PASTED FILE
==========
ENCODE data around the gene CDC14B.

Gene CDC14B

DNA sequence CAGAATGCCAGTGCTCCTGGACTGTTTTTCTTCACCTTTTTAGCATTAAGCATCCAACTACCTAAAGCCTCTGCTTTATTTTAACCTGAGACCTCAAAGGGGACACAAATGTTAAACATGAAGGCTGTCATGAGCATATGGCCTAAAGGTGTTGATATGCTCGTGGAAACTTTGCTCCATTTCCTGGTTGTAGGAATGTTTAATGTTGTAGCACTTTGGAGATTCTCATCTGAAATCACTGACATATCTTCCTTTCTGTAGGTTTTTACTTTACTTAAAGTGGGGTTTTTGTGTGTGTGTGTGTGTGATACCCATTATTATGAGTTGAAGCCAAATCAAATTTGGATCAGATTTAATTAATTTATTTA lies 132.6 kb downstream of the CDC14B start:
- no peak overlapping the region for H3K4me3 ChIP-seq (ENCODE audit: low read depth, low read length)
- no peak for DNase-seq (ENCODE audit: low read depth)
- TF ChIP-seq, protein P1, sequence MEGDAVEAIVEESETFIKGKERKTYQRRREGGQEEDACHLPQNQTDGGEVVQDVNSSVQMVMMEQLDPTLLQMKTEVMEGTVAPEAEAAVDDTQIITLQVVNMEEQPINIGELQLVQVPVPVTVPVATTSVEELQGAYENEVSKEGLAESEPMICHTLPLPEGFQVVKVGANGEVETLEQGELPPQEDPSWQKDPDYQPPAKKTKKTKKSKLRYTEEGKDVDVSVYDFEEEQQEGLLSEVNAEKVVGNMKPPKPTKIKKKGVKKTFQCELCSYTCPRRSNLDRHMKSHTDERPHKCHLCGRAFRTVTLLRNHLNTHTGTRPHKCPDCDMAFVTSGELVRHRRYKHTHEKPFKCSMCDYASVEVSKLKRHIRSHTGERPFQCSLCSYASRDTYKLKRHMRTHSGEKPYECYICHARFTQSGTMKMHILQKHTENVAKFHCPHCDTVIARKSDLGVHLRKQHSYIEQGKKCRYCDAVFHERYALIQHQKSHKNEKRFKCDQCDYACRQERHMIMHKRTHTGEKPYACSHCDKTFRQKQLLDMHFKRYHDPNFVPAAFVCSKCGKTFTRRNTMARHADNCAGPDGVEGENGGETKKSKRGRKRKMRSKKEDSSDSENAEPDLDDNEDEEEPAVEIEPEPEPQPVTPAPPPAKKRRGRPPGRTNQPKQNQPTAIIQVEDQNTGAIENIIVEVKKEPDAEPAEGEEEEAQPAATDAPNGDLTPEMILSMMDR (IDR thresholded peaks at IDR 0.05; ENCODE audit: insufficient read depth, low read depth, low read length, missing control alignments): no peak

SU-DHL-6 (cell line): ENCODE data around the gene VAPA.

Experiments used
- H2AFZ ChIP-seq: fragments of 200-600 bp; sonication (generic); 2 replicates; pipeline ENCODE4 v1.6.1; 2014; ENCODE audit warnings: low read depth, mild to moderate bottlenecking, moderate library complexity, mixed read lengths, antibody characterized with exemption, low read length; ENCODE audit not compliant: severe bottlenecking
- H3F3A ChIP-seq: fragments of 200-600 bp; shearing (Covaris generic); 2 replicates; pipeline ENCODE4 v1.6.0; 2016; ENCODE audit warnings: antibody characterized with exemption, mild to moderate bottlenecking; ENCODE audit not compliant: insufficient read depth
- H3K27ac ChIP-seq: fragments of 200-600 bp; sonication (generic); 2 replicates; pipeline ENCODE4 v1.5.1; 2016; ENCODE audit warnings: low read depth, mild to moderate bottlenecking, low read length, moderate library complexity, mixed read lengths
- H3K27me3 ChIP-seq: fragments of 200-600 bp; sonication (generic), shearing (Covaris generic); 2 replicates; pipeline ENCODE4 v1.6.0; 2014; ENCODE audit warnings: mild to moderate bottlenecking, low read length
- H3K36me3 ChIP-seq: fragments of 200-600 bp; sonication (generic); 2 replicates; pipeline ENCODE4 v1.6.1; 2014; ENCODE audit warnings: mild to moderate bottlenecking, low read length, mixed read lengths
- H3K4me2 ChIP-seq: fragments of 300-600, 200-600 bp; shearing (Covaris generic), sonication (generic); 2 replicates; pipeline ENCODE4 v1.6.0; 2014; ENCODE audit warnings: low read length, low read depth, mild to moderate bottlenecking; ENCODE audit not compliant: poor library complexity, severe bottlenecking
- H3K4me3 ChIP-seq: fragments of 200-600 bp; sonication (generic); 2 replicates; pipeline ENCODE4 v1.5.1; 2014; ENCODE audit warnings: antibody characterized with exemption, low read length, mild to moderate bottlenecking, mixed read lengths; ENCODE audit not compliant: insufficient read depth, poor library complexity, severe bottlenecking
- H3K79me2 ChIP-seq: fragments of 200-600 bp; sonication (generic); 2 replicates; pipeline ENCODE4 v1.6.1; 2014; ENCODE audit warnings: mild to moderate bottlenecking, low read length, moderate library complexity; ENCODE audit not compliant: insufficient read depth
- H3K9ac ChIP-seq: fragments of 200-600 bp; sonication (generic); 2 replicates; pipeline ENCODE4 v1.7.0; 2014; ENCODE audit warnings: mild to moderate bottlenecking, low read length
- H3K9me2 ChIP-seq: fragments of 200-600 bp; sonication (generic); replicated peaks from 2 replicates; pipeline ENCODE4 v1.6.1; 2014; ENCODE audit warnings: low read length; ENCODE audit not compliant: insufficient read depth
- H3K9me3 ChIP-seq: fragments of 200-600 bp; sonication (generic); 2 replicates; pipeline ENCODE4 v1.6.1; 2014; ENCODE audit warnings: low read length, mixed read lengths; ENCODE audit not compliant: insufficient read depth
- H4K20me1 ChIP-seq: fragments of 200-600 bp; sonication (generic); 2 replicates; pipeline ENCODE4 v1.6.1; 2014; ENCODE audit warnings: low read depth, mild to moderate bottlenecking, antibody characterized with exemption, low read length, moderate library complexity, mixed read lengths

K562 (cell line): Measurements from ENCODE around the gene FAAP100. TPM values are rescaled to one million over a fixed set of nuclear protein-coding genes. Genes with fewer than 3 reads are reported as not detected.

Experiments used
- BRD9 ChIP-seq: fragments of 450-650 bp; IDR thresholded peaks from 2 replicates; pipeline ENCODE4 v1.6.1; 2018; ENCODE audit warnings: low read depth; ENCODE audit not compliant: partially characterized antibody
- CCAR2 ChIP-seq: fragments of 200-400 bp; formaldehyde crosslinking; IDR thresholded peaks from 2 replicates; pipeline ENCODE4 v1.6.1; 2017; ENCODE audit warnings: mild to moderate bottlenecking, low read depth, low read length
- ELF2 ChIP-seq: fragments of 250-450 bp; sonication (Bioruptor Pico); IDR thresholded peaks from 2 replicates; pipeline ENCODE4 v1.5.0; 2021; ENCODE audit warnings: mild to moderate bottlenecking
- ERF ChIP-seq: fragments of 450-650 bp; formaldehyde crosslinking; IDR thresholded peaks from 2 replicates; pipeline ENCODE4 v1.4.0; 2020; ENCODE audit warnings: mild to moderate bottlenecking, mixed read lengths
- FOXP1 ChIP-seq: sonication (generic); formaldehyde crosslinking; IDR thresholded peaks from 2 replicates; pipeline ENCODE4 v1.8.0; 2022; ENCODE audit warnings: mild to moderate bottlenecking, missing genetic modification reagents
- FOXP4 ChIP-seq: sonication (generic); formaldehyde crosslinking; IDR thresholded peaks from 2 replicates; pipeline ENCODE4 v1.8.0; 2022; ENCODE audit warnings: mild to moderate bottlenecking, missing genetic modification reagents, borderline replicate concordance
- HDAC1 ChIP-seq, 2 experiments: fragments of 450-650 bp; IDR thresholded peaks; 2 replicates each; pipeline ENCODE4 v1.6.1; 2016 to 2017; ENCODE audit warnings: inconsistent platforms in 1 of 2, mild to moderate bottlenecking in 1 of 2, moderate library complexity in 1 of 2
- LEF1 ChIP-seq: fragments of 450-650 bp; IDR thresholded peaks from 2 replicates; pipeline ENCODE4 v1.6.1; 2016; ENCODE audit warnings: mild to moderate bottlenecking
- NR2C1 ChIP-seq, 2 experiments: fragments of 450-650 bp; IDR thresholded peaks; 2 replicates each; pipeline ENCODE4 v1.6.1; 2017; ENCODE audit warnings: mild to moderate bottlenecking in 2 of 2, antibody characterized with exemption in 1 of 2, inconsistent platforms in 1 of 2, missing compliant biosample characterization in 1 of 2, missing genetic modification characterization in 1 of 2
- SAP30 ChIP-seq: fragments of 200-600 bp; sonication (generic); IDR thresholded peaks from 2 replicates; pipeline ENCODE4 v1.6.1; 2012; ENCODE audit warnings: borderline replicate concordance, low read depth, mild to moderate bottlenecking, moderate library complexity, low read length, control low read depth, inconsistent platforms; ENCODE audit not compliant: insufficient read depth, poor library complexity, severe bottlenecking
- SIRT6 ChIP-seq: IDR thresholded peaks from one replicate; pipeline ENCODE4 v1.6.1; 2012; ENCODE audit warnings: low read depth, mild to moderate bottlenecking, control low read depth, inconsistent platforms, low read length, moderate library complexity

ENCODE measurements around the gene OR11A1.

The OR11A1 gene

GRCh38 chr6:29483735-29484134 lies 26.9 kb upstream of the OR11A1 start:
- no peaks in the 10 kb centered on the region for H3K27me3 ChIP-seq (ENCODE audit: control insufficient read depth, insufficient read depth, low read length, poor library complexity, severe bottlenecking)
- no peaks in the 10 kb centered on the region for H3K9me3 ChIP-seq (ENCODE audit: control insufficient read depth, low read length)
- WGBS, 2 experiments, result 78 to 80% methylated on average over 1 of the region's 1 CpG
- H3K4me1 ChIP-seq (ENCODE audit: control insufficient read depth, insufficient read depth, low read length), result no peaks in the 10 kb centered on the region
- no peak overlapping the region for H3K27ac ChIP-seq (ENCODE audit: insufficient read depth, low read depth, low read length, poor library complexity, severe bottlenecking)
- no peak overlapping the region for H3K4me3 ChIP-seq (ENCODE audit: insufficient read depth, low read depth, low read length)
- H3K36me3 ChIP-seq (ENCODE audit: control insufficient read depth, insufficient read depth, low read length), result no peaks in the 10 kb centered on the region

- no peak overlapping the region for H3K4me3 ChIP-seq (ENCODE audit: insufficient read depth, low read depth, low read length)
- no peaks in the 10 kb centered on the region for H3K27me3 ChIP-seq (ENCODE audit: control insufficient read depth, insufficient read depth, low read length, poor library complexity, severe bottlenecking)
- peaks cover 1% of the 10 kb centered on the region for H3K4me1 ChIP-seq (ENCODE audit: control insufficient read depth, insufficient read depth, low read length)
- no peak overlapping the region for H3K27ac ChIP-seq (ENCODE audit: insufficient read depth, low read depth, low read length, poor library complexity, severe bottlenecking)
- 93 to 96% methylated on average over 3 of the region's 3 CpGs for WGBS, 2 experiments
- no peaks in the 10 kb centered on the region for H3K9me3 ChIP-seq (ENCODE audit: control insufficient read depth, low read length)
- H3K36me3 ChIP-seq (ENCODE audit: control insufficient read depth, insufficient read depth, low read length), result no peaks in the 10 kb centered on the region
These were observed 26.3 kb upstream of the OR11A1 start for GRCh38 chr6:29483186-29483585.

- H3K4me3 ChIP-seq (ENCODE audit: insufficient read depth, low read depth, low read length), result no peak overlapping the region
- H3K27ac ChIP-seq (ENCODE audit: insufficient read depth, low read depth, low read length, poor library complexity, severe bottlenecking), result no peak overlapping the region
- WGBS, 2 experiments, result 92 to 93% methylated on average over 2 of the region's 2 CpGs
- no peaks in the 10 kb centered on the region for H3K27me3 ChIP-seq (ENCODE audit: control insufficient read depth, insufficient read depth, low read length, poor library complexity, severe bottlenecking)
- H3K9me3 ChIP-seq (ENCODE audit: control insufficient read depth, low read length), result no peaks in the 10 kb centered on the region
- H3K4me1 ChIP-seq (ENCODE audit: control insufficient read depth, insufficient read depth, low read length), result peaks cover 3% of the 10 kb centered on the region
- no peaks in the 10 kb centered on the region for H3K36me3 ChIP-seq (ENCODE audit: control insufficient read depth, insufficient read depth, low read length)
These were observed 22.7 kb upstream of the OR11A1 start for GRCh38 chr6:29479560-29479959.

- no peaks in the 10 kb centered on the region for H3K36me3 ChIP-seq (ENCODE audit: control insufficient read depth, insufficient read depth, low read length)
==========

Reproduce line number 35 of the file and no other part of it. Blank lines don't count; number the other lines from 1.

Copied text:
The OR11A1 gene